I'm a huge Michigan fan. I attended the university, but I was a Michigan fan from the time I was six years old and first saw the winged helmets winning game after game. Consequently, one of my icons as a kid was Bo Schembechler, the head coach of the football program for 20 years. When I was a kid, I was convinced that Bo was a god. Of course, I also thought that Mr. Spock and Darth Vader were gods, but Bo was the only one whose value system and humanity were, you know, real. And not only real, but on display all the time.

In a way, Bo's statements to the media about the team (the team, the team!) symbolized what became my ideal for humanity in general: you worked together with the people around you to achieve a goal valued by all (well, most...) of you and with a higher purpose in mind. Bo and Bo's teams played for themselves, for each other, but also for Michigan. It was obviously important to him that that ideal, the idea that Michigan represented something higher than money or social status (as would come from, say, an NFL contract), was in the forefront of the players' minds every moment that they were on the field. It meant something to him that they understood that they were the current standard bearers for something that would last long after they were gone, but that could also enshrine them as part of that lasting image that the team and the university had on the fans and the alumni. His focus was service to an ideal. Sounds almost socialist, doesn't it?

We have to be careful about how we focus on that ideal, though. For some, the idea of all-for-one and one-for-all is emblematic of nationalism: Us vs. Them, Oceania vs. Eurasia, the United States vs. Everyone That Doesn't Implicitly Agree, etc. It's possible to see that in Bo's philosophy. The adherence and loyalty was to the team; Michigan's team. But the way he expressed it spoke of something higher: "You will never play for a team again!" Not this team, but any team.

If we dispense with the model of the nation-state and focus on the all-for-one concept as an idea that binds people, then we come to something that not only feels more natural (Is a worker in Ivory Coast really that different from a worker in South Carolina, apart from language and relative pay scale?) but comes perilously close to the communist ideas of the past two centuries, in which the workers across the world would express themselves as one group, rather than splintered into British vs. French vs. Russian vs. German vs. American vs. Anyone Non-white. Is there anyone that could logically argue against a philosophy that presents an ideal of humanity working together for the betterment of all, regardless of racial or national identity or status?

Now, I'm not trying to suggest that Bo was a communist or even a socialist. I met the man and he was what you would probably call a Goldwater Republican; focused on the upstanding citizen approach on the social side and keeping the government out of his wallet on the pragmatic side. But he knew the value both of group effort and instilling the idea in the group that they struggled for something bigger and broader than simply themselves. There was no Randian instinct in Bo (be it Ayn or the newly-elected Senator Paul...) and I think that he would have objected to the perfidy of modern economics and finance in the same way that many sane people do. Riches for a few and crumbs for the rest is no way to build a team or to encourage a team to work for each other.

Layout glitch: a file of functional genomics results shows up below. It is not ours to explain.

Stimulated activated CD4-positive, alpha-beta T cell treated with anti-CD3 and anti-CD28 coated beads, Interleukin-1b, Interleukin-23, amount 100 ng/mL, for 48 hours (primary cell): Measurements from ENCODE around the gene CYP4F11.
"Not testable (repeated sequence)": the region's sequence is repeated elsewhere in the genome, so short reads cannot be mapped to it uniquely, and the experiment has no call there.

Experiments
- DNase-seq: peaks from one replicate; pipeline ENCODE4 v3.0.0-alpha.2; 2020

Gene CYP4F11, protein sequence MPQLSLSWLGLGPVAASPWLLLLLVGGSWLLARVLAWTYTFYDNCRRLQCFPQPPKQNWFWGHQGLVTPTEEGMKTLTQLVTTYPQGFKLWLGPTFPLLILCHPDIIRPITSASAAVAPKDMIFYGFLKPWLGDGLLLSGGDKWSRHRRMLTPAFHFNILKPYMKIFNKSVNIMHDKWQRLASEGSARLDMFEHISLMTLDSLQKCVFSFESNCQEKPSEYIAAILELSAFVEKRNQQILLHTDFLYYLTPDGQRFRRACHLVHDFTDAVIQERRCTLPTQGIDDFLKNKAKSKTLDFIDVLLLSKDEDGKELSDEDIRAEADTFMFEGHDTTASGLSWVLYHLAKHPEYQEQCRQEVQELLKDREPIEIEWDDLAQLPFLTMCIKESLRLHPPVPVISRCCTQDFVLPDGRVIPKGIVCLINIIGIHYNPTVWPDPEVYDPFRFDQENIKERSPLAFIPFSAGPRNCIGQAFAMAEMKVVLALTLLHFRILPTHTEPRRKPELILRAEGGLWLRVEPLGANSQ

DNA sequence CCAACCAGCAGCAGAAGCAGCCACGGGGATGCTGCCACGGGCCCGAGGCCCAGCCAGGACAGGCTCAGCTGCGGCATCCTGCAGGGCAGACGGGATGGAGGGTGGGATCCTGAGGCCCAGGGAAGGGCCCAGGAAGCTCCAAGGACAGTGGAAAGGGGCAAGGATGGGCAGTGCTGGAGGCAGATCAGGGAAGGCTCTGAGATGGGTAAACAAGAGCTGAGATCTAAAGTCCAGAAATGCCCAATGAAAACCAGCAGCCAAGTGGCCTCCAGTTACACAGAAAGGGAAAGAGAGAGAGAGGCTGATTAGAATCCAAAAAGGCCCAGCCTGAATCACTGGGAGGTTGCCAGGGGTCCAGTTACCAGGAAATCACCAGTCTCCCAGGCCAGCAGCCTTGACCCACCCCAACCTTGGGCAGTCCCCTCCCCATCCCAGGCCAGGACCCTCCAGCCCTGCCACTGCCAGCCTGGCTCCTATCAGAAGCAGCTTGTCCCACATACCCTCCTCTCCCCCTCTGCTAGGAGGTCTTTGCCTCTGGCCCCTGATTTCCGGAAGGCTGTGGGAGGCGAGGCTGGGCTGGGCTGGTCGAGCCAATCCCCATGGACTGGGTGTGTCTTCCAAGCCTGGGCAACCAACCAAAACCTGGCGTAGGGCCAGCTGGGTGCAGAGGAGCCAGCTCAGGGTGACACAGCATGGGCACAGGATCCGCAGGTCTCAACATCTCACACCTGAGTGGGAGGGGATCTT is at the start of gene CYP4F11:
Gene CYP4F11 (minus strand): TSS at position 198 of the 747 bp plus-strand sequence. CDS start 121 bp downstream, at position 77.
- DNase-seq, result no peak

Now the question becomes: since Bo instilled this ideal into his players at an institution of higher learning, can we trust that the largely uneducated, misguided, and disinterested public would be able to do the same?

Monday, December 27, 2010

"Let me tell you about the very rich. They are different from you and me."

That's F. Scott Fitzgerald, from his short story, "The Rich Boy" (1926.) The man was a fiction writer when said people still had to take a grasp of what was going on around them and transmit that through a fictional story to be considered a great writer. Now you just have to spew the content of Jane's Defense Weekly with some half-assed dialogue and you can be Tom Clancy. And get off my lawn. (No, really, there are some truly excellent modern writers. I'll get to that later.)

The concept that Fitzgerald was trying to get across was that of the nurture side of the classic nature vs. nurture debate. The conditions in which one was raised tend to shape the worldview of the individual. There are still instinctive reactions (e.g. nature is still part of it), but the broader actions of life like, say, policy design will tend to follow what you've become accustomed to, whether as a child or later... unless you're dumb as a post and claim that global warming can't be a reality since god promised that he wouldn't hurt us again after Noah's boat landed, like Representative John Shimkus does. Congress really is high comedy sometimes.

So, if you were an idealistic young lawyer who had spent a good part of your life working with impoverished communities or on various civil rights issues, but along the way had done time at Harvard Law... and then been elected to state office... and then national office... the whole way along hobnobbing with money and lobbyists and apparatchiks... wait. Am I reminding you of someone?

Oh, yeahhhh. That guy. "Change you can deceive wit-" sorry- "believe in." It never fails to amuse and then irritate me when people declare that this or that candidate is THE guy (it's almost always a guy...) that will be the "difference maker." The one to "change the way Washington works." The one who's really "in touch with the people." That kind of crap has been spread around since Rome, but then it was who was really in touch with the mob (read: rabble) to keep them from rioting and toppling the state. The way to be in touch with them was to buy them off with the bread dole and public games. Now you just have to convince people that their pet agenda is the one thing on your mind long enough to get past the first Tuesday in November.